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How To Make Your Medications Work Faster and Better: 3 Simple Tricks

Smart tips for prescriptions, vaccines, and over-the-counter pills.


Research shows that more than half of adults in the US take prescription medication in some form. With so many people relying on pills to help manage their health issues as medical costs increase, it makes sense that we’d want our prescriptions to be as effective as possible. In addition, anything we can do to possibly speed up the process and get medication to work more quickly and decisively is very welcome, since there is often a delay between taking a pill and seeing its effectiveness. Here are three science-backed strategies to get your prescription pills, vaccines, and over-the-counter pills potentially working better and faster, so you can feel your best.

1. For Faster Pill Absorption: Lie on Your Right Side

In a 2022 Johns Hopkins University study, participants who took prescriptions while lying on their right side more than doubled the speed at which their bodies absorbed the meds. Why might this work for you? This position puts the exit of your stomach at its lowest position, allowing gravity to pull the pills into the intestines, where they can be absorbed into the bloodstream more quickly than they would if you took them in a different posture. The study even found that if a pill takes 10 minutes to dissolve while lying on your right side, it could take 23 minutes to dissolve in an upright posture and over 100 minutes when lying on your left side.

2. For a Quicker-Acting Vaccine: Take a Mall Walk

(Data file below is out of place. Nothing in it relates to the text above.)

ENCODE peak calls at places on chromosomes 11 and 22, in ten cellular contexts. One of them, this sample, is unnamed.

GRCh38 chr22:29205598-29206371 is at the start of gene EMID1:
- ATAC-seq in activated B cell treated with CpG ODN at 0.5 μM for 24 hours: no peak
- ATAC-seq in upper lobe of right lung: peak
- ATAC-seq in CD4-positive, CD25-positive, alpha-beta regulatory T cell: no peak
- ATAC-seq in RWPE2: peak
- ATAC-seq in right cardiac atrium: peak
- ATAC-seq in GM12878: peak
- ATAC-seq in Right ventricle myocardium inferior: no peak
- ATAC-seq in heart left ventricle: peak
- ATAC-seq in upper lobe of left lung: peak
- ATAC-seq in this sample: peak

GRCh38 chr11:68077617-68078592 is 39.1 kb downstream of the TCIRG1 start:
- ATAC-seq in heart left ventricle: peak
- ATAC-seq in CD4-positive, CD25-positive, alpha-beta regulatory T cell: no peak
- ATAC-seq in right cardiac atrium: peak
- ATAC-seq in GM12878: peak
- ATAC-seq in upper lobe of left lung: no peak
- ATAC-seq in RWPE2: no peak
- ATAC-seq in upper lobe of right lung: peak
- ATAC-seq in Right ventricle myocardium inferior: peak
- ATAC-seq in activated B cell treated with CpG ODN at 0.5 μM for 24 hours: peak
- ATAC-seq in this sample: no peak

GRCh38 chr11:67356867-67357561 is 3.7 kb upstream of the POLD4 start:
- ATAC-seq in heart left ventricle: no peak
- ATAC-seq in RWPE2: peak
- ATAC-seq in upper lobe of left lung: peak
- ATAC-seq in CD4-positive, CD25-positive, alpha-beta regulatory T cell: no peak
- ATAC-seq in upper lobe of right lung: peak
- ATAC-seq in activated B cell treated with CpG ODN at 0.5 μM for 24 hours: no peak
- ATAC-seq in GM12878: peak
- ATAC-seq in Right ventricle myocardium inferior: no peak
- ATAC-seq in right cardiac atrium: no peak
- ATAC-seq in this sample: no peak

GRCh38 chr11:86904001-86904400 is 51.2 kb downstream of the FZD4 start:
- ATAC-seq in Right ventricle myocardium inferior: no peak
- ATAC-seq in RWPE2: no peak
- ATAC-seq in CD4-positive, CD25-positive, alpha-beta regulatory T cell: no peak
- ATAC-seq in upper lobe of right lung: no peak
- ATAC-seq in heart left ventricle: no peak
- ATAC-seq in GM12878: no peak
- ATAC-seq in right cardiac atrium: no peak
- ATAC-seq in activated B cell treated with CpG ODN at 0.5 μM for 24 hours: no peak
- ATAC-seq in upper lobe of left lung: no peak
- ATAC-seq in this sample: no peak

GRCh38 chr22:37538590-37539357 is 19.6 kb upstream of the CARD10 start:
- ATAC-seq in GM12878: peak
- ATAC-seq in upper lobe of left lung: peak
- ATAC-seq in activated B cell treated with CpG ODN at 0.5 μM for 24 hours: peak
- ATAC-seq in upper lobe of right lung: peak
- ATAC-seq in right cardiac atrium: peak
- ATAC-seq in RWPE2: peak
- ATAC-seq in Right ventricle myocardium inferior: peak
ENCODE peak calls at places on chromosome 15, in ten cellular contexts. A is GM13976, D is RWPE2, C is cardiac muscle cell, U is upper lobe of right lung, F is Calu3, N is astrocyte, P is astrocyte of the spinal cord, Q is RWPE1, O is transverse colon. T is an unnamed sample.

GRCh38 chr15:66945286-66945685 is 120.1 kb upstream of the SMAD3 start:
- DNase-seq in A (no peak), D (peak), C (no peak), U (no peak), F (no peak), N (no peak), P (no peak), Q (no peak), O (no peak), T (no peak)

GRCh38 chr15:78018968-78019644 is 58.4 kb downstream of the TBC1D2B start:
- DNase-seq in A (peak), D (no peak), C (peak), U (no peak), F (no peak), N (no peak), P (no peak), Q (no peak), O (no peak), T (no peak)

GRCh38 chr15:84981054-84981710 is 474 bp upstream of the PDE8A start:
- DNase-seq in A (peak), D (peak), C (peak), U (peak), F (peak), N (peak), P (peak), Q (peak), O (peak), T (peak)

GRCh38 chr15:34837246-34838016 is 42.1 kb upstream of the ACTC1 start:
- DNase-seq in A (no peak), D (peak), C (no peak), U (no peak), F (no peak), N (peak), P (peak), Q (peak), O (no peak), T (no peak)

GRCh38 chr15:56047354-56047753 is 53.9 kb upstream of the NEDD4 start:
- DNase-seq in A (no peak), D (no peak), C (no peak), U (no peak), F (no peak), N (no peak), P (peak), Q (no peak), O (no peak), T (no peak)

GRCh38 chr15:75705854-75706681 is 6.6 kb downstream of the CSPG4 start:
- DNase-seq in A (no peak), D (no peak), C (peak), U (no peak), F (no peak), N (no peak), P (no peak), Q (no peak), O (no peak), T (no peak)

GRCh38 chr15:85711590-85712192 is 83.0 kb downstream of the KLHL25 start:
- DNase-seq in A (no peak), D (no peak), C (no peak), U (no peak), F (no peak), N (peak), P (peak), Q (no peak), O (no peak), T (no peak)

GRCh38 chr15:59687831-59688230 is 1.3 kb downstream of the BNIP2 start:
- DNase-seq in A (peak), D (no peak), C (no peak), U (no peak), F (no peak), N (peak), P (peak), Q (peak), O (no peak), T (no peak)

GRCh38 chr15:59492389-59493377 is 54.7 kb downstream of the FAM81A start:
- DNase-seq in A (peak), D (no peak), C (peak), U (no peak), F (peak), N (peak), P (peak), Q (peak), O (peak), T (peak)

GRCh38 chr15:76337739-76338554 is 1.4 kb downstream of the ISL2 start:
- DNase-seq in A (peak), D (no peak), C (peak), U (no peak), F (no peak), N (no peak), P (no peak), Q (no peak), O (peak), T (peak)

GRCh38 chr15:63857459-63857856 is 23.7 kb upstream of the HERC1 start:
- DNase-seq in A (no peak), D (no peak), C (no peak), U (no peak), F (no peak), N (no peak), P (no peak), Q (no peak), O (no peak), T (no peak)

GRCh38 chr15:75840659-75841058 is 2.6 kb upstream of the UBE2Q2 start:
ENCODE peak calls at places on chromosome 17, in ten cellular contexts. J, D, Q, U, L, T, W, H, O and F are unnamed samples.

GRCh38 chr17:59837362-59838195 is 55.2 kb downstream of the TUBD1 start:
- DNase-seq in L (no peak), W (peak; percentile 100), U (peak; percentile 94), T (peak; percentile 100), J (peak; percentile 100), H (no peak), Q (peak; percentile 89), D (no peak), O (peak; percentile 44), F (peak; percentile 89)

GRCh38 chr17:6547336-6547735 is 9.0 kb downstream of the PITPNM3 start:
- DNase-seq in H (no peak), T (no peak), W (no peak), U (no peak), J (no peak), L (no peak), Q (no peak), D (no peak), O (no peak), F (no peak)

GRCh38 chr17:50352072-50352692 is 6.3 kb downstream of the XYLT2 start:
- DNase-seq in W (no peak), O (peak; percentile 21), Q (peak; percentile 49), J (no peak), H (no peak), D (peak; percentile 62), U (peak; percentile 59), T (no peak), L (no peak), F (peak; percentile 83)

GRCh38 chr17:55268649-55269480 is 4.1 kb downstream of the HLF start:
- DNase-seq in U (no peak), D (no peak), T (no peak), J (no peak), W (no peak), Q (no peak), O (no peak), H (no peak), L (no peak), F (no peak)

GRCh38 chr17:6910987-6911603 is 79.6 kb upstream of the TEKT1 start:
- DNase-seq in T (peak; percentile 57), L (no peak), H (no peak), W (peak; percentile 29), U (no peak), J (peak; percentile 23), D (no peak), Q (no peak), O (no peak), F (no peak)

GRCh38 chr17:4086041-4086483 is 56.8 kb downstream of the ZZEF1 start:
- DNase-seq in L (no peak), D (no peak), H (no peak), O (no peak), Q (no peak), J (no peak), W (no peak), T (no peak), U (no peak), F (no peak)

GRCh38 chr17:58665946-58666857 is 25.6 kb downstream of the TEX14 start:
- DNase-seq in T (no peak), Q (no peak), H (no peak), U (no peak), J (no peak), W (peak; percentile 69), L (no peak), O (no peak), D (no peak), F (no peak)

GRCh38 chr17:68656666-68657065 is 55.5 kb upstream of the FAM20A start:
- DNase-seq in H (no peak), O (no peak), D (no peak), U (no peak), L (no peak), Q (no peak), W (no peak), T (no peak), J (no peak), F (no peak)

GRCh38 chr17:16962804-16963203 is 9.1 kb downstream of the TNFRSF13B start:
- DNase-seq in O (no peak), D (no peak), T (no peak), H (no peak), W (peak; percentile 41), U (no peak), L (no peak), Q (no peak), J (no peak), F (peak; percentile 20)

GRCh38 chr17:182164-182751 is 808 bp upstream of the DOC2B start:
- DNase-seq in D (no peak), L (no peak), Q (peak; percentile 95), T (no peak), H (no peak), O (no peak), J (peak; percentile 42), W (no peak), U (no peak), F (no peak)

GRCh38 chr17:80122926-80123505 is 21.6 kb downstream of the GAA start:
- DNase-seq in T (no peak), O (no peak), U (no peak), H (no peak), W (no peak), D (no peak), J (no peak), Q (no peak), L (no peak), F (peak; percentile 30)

Walk through the mall or putter around the house right after getting a vaccine or booster shot. Doing so may improve your body’s ability to produce protective antibodies, suggests Iowa State University research. The 2022 study found that getting 90 minutes of mild to moderate-intensity movement directly following a flu or Covid jab helped the bodies of some participants better circulate immune cells. In those participants, exercise improved the body’s ability to detect the vaccine and bump up an immune response.

Note: If you have ever experienced a reaction after a vaccine, such as dizziness or swelling at the injection site, do not exercise after receiving your shot. Talk to your doctor before trying this tip.

3. For More Effective Aspirin: Pair It With Coffee

Suffer from terrible migraines? Take your pain reliever with a cup of coffee or tea. The reasoning? A study published in JAMA found that the combination of acetaminophen (ie. Tylenol), aspirin, and caffeine was the most effective at reducing headaches in participants. So, combining your NSAIDs (like aspirin or Aleve) may boost the drug’s ability to tamp down aches. Caffeine works in two ways: It ushers NSAIDs (like aspirin or Aleve) and acetaminophen-powered products (like Tylenol) quickly into the bloodstream. Plus, it blocks receptors in your body responsible for perceiving pain.

This content is not a substitute for professional medical advice or diagnosis. Always consult your physician before pursuing any treatment plan.

A version of this article originally appeared in our print magazine, Woman’s World.

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